Snap Fitness Parent’s New CEO Preps for Life After Covid
Ty Menzies has been serving as CEO of Chanhassen-based Lift Brands, parent of Snap Fitness, since June 1. Lift Brands

Snap Fitness Parent’s New CEO Preps for Life After Covid

Ty Menzies, the newly installed chief executive of Chanhassen-based Lift Brands, is taking a bottom-up approach to leadership in the pandemic. He’s also betting big on technology.

Ty Menzies has been doing a lot of listening over the last few weeks. As the new CEO of Chanhassen-based Lift Brands, parent company of Snap Fitness, he’s been grappling with how the global fitness brand can move forward during a worldwide health crisis.

For him, the answers will come from listening to not just top brass, but also club franchisees and employees. The only way forward, he says, is embracing a “one team” approach. That means ensuring that all voices are heard.

“We’re all aligned,” Menzies said in a Thursday interview. “Without our franchisees being successful, we as a franchisor aren’t successful. It really is as simple as that.”

So, for the past four weeks, Menzies has been sitting on calls with franchisees from around the globe. The goal: Figure out the company’s brand strategy coming out of Covid, he says. His approach to leadership isn’t entirely surprising; before he rose through the ranks in Lift Brands, he was a franchisee himself. He even got his start in the fitness industry working on the front lines as a personal trainer. “I know the business front and back,” he says.

Menzies officially stepped into the role of CEO on June 1, though the transition had been in the works before then. He took over for Weldon Spangler, who held the position for less than a year. (Spangler, a longtime restaurant industry exec, recently left for a VP role with Subway.)

The company held off on announcing the move until this week to coincide with a senior leadership shuffle organized by Menzies. Before the promotion, Menzies was working as CEO of Lift Brands’ Asia-Pacific region in his native Australia. Lift Brands now counts five fitness brands around the world, with a presence in about 26 countries.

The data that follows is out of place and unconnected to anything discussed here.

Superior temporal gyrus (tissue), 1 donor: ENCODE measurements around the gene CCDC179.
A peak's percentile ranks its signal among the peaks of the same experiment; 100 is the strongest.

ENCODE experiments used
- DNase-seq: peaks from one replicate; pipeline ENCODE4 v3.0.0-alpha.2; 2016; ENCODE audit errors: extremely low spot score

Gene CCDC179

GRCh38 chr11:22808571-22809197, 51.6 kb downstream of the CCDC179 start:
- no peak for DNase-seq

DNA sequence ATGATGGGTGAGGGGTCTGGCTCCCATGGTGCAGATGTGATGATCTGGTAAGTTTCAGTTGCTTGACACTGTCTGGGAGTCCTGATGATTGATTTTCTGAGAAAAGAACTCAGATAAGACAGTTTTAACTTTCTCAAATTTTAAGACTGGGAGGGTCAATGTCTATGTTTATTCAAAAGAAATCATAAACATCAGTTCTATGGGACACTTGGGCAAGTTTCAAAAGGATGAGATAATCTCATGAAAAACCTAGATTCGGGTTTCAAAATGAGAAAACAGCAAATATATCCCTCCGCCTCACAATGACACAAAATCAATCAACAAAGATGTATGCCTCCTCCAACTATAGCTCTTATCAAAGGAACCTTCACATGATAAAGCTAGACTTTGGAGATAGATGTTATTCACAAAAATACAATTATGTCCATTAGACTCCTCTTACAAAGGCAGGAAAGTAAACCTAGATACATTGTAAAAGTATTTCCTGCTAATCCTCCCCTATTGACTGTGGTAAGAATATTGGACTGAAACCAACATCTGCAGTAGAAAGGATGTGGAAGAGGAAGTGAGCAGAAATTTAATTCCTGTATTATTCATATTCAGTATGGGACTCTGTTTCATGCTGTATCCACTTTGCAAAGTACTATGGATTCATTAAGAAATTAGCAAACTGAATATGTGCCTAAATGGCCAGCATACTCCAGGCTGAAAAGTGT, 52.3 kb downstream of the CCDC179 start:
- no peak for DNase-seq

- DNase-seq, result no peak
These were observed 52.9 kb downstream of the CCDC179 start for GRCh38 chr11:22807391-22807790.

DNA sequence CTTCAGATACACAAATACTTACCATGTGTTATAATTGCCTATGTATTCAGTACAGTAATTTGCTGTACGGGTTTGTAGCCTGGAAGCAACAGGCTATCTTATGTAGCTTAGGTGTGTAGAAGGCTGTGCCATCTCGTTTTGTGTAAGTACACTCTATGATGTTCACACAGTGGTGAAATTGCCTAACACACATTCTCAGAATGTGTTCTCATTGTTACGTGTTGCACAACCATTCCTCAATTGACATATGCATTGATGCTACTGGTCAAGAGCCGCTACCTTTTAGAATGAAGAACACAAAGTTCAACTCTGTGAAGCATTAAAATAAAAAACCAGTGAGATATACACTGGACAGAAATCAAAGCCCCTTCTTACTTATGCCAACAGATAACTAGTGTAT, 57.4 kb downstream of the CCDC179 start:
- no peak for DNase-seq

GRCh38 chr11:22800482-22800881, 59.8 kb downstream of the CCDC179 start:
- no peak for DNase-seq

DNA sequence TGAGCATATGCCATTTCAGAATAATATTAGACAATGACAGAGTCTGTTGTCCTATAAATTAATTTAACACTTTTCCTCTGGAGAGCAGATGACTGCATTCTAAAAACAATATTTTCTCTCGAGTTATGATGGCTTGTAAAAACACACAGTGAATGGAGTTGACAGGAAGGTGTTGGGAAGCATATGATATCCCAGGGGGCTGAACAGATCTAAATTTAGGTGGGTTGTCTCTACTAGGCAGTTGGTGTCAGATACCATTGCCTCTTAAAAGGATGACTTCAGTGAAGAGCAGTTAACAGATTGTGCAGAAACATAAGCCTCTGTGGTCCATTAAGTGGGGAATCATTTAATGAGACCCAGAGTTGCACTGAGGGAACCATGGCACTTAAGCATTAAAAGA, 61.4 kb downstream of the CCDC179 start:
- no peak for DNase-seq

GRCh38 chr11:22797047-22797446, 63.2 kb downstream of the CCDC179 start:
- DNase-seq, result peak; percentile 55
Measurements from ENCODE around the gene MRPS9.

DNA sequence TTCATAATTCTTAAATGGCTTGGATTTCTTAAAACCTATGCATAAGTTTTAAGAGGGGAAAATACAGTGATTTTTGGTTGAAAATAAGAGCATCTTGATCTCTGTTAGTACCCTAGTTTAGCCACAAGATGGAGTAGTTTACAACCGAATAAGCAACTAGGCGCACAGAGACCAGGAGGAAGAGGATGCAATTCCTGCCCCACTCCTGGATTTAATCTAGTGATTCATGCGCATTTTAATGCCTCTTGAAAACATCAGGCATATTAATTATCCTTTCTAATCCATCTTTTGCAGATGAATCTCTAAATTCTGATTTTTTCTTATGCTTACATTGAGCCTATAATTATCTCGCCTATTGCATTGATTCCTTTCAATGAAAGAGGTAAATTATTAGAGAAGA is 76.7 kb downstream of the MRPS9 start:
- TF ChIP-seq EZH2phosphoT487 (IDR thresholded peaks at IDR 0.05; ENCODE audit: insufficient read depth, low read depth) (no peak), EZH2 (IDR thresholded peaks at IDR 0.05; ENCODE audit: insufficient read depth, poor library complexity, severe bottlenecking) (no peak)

Menzies said the gym industry is, all in all, a fairly simple business: The ultimate goal is to continue selling more memberships while retaining existing ones. But during a global health crisis when many people prefer to stay indoors, the selling process is a bit more complicated. That’s why Menzies is taking as many steps as he can to make the business as recession-proof as he can.

For one, he’s betting big on technology. Menzies said the company is working on a custom app-based platform that will eventually enable virtual workouts and personal training. Whether folks work out at home or in a gym, Menzies wants to keep them connected to Lift Brands.

“That needs to be facilitated by technology,” he said. “We are talking very significantly about the rollout of a bespoke technology for Lift Brands and in particular Snap Fitness, which will tie into a global strategy around member experience.”

Menzies is also installing the company’s first chief product and innovation officer, a role that will be held by his former colleague.

Still, Menzies isn’t totally giving up on brick-and-mortar gyms. For now, they’re still a key part of the company’s business model. To continue selling memberships the old-fashioned way, Lift Brands is doing what it can to boost consumer confidence. That will ultimately determine whether folks decide to return to the gym, Menzies said. Like other retail businesses, Lift Brands is emphasizing cleanliness and sanitation in its gyms. It’s something the company is highlighting on its social media channels, and in a forthcoming PR campaign created with partners and competitors alike.

“It all comes back to consumer confidence,” Menzies said.